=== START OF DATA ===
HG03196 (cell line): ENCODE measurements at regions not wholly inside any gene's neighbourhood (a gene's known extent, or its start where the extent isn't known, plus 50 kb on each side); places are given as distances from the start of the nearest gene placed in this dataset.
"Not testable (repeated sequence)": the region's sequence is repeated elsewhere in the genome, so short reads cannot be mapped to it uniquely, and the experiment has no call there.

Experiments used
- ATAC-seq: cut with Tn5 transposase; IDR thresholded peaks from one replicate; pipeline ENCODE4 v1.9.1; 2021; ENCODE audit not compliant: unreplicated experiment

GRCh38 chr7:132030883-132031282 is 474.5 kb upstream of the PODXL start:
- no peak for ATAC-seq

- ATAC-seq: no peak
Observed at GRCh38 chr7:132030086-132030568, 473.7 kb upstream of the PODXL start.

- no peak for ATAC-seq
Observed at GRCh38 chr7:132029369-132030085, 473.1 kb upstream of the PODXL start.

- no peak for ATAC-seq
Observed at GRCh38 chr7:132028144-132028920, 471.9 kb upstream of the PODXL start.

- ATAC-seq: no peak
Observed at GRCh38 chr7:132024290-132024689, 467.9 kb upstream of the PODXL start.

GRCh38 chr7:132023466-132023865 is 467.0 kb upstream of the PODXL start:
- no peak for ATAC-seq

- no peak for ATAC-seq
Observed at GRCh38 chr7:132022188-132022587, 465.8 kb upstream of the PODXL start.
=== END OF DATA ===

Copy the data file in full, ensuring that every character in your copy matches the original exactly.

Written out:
HG03196 (cell line): ENCODE measurements at regions not wholly inside any gene's neighbourhood (a gene's known extent, or its start where the extent isn't known, plus 50 kb on each side); places are given as distances from the start of the nearest gene placed in this dataset.
"Not testable (repeated sequence)": the region's sequence is repeated elsewhere in the genome, so short reads cannot be mapped to it uniquely, and the experiment has no call there.

Experiments used
- ATAC-seq: cut with Tn5 transposase; IDR thresholded peaks from one replicate; pipeline ENCODE4 v1.9.1; 2021; ENCODE audit not compliant: unreplicated experiment

GRCh38 chr7:132030883-132031282 is 474.5 kb upstream of the PODXL start:
- no peak for ATAC-seq

- ATAC-seq: no peak
Observed at GRCh38 chr7:132030086-132030568, 473.7 kb upstream of the PODXL start.

- no peak for ATAC-seq
Observed at GRCh38 chr7:132029369-132030085, 473.1 kb upstream of the PODXL start.

- no peak for ATAC-seq
Observed at GRCh38 chr7:132028144-132028920, 471.9 kb upstream of the PODXL start.

- ATAC-seq: no peak
Observed at GRCh38 chr7:132024290-132024689, 467.9 kb upstream of the PODXL start.

GRCh38 chr7:132023466-132023865 is 467.0 kb upstream of the PODXL start:
- no peak for ATAC-seq

- no peak for ATAC-seq
Observed at GRCh38 chr7:132022188-132022587, 465.8 kb upstream of the PODXL start.